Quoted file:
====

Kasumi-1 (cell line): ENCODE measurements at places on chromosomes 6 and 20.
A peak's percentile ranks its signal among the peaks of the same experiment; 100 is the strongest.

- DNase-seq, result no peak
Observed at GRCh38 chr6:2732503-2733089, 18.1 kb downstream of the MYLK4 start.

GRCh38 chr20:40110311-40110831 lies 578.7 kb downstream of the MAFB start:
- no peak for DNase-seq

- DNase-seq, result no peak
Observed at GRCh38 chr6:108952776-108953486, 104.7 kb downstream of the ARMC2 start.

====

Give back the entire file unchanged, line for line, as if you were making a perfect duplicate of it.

Kasumi-1 (cell line): ENCODE measurements at places on chromosomes 6 and 20.
A peak's percentile ranks its signal among the peaks of the same experiment; 100 is the strongest.

- DNase-seq, result no peak
Observed at GRCh38 chr6:2732503-2733089, 18.1 kb downstream of the MYLK4 start.

GRCh38 chr20:40110311-40110831 lies 578.7 kb downstream of the MAFB start:
- no peak for DNase-seq

- DNase-seq, result no peak
Observed at GRCh38 chr6:108952776-108953486, 104.7 kb downstream of the ARMC2 start.